I felt like I lost my advantage after e4, but here it really starts looking unpleasant for me. 19. Rde1 a5 20. Nxd7 Nxd7. An unfavorable trade, as the bishop was really doing nothing on d7, while my knight had a good outpost on c5. 21. f5 exf5 22. gxf5 N7f6 23. fxg6 hxg6 24. Kd2 Rae8 25. Ng5 Rxe1 26. Rxe1 Rh2+ 27. Re2 Rxe2+ 28. Kxe2. I think my opponent should have brought his rooks on the open files much sooner, something like 21. … Rae8, and not trade as aggressively. One possible variation is 27. Nf4, preparing the move Rh2+ because I cannot block the check with my rook that way, and my king would be confined to the first rank.

Our endgame after 28. Kxe2

After trading the rooks I felt like the game was equal again, and potentially even allowing me some long term winning chances because I have a bishop and knight instead of two knights. We continue 28. … Nf4+ 29. Kd2 N6d5 30. Ne4 f6 31. Nd6 Kf8?. I feel good in this position, Black’s king is far away from the action and my king and isolated pawn are excellently positioned against Black’s knights: neither knight can easily check my king or threaten my pieces.

32. c4 bxc4 33. Nxc4, threatening the pawn on a5, 33. … a4 34. Bc2, again threatening the pawn. My opponent tries to resolve this threat aggressively, however the c6 pawn will fall after the a4 pawn, giving me a clean pawn advantage. 34. … Nb4 35. Bxa4 c5?? a pretty bad blunder. Instead letting me take the pawn with my bishop, I can take it with my d-pawn, bringing it closer to promotion and allowing the b-pawn to defend it in the future.

Black allows my d-pawn to re-enter the game after 35. … c5

36. dxc5 Nxa2 37. c6 Nd5 38. Ne3 Nb4 39. Nxd5 Nxd5 40. b4 Ke7 41. b5 Kd8 The knight cannot take on b4 because the pawn is unstoppable 40. … Nxb4 41. c7! … 41. c8=Q. Now I have two connected passed pawns that force Black’s king to constantly stay close to the b and c files. Exchanging knight for bishop would be winning for me, as Black has to prevent my connected passed pawns from queening and I can go take all of Black’s pawns in the meantime.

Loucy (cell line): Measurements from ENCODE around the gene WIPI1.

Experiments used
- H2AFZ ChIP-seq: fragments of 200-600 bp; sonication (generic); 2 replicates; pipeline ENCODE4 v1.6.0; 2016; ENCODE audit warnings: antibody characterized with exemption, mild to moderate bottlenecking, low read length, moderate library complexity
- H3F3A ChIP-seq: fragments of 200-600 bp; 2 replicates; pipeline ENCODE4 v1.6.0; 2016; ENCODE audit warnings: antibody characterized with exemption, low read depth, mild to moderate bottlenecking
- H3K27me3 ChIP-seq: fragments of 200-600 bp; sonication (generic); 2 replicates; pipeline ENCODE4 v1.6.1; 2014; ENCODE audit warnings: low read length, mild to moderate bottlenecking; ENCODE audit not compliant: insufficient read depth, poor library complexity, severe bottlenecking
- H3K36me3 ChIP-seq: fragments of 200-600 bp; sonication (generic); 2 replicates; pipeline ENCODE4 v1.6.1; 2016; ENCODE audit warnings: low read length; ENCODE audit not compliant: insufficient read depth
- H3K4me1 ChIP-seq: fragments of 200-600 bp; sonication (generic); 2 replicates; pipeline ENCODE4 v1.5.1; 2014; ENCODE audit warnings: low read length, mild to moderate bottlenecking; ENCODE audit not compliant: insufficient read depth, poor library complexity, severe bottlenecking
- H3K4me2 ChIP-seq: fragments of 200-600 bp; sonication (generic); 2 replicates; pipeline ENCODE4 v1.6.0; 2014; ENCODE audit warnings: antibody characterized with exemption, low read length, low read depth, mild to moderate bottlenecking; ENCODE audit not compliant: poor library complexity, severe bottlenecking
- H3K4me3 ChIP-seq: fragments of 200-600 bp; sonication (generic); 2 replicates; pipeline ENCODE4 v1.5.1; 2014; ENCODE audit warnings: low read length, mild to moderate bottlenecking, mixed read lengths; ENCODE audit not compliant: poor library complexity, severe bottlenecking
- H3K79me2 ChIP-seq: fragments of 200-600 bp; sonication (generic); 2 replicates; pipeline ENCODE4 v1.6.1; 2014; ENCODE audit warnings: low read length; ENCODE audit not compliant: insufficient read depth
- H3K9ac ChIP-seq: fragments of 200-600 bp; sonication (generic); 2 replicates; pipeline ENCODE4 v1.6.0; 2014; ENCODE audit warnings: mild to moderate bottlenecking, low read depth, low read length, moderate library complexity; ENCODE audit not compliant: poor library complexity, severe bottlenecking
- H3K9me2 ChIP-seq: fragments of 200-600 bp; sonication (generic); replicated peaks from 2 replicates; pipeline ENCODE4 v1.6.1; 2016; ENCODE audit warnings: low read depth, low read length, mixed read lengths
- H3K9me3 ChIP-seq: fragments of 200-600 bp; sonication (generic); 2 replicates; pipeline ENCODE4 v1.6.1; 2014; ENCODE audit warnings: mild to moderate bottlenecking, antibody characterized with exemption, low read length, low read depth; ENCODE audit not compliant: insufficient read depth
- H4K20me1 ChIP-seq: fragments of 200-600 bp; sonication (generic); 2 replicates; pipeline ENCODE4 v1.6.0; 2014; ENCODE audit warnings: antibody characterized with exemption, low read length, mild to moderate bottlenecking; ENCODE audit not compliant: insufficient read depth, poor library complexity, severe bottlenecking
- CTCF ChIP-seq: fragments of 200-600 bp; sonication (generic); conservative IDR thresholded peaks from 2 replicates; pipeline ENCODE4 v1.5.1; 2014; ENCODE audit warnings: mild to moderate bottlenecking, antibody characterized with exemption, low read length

Black is down a pawn and have I two advanced passed paws

41. Bb3 Nb6? is the final nail in the coffin. According to Stockfish the knight should have gone to e7 to help out with the defense of the black pawns and simultaneously prevent the b-pawn from walking. With the knight on e7 Black’s position, while very unpleasant, may be holdable.

Apparently Black can hold this endgame

From here on out it is a matter of technique: 42. Kd3 Kc7 43. Kd4 Nc8 44. Kd5 Kb6 45. Bc4 Kc7 46. Ke6 f5 47. Kf6 Nd6 48. Bd3 Kb6 49. Kxg6. Black cannot take on b5 because the c-pawn will queen: 49. … Nxb5?? 50. Bxb5 Kxb5 51. c7. Therefore, Black has no option but to continue shuffling 49. … Kc7 50. Kf6 Kb6 51. Ke6 Nc8 52. Kxf5 Nd6 53. Ke6 and Black resigns.

The final position

This game felt very similar to my first game: I had a huge advantage out of the opening, traded into a disadvantageous middlegame and then won due to endgame opponent’s blunders. In both of my games I had very good attacking chances - this game I should have kept everything closed with f5 or g5 instead of playing time I opened the center instead of playing 14. e4.

Thanks to my team captain Raphael M. and my fellow chess players Raphael S. and Iversen at SC Réti for analyzing my game with me and showing me how to improve my game!